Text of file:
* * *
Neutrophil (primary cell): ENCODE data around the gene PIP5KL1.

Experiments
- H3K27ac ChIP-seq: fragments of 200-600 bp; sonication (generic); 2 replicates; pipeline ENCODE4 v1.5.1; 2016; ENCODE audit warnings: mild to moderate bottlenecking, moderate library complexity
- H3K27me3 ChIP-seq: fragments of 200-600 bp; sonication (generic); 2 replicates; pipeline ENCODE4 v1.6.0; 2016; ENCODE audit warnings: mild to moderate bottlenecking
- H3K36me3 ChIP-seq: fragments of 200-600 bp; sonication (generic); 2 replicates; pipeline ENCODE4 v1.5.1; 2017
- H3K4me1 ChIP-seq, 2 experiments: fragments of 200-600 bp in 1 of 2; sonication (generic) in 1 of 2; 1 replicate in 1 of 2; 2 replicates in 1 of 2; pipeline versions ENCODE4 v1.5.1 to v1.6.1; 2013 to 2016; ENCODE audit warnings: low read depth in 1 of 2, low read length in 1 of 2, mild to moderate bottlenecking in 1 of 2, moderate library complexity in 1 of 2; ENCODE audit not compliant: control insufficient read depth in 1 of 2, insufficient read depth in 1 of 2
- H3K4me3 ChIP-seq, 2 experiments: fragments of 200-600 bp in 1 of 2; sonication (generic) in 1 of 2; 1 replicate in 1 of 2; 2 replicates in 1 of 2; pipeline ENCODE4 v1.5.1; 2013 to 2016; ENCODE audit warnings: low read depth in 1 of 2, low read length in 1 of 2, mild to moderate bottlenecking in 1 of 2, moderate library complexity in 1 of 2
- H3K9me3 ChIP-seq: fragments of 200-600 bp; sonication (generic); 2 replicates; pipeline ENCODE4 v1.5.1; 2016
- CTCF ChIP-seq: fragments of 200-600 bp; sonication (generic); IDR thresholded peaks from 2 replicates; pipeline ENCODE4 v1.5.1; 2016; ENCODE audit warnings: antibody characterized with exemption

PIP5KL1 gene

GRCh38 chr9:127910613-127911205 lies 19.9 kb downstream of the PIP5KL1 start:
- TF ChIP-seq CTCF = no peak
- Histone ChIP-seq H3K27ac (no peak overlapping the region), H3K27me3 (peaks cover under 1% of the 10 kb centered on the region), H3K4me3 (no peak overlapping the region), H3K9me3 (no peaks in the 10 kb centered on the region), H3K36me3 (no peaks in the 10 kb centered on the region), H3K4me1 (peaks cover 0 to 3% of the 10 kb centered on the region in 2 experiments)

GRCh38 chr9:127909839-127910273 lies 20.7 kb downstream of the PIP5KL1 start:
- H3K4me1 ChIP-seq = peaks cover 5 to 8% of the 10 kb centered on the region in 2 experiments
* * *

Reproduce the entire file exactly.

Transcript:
Neutrophil (primary cell): ENCODE data around the gene PIP5KL1.

Experiments
- H3K27ac ChIP-seq: fragments of 200-600 bp; sonication (generic); 2 replicates; pipeline ENCODE4 v1.5.1; 2016; ENCODE audit warnings: mild to moderate bottlenecking, moderate library complexity
- H3K27me3 ChIP-seq: fragments of 200-600 bp; sonication (generic); 2 replicates; pipeline ENCODE4 v1.6.0; 2016; ENCODE audit warnings: mild to moderate bottlenecking
- H3K36me3 ChIP-seq: fragments of 200-600 bp; sonication (generic); 2 replicates; pipeline ENCODE4 v1.5.1; 2017
- H3K4me1 ChIP-seq, 2 experiments: fragments of 200-600 bp in 1 of 2; sonication (generic) in 1 of 2; 1 replicate in 1 of 2; 2 replicates in 1 of 2; pipeline versions ENCODE4 v1.5.1 to v1.6.1; 2013 to 2016; ENCODE audit warnings: low read depth in 1 of 2, low read length in 1 of 2, mild to moderate bottlenecking in 1 of 2, moderate library complexity in 1 of 2; ENCODE audit not compliant: control insufficient read depth in 1 of 2, insufficient read depth in 1 of 2
- H3K4me3 ChIP-seq, 2 experiments: fragments of 200-600 bp in 1 of 2; sonication (generic) in 1 of 2; 1 replicate in 1 of 2; 2 replicates in 1 of 2; pipeline ENCODE4 v1.5.1; 2013 to 2016; ENCODE audit warnings: low read depth in 1 of 2, low read length in 1 of 2, mild to moderate bottlenecking in 1 of 2, moderate library complexity in 1 of 2
- H3K9me3 ChIP-seq: fragments of 200-600 bp; sonication (generic); 2 replicates; pipeline ENCODE4 v1.5.1; 2016
- CTCF ChIP-seq: fragments of 200-600 bp; sonication (generic); IDR thresholded peaks from 2 replicates; pipeline ENCODE4 v1.5.1; 2016; ENCODE audit warnings: antibody characterized with exemption

PIP5KL1 gene

GRCh38 chr9:127910613-127911205 lies 19.9 kb downstream of the PIP5KL1 start:
- TF ChIP-seq CTCF = no peak
- Histone ChIP-seq H3K27ac (no peak overlapping the region), H3K27me3 (peaks cover under 1% of the 10 kb centered on the region), H3K4me3 (no peak overlapping the region), H3K9me3 (no peaks in the 10 kb centered on the region), H3K36me3 (no peaks in the 10 kb centered on the region), H3K4me1 (peaks cover 0 to 3% of the 10 kb centered on the region in 2 experiments)

GRCh38 chr9:127909839-127910273 lies 20.7 kb downstream of the PIP5KL1 start:
- H3K4me1 ChIP-seq = peaks cover 5 to 8% of the 10 kb centered on the region in 2 experiments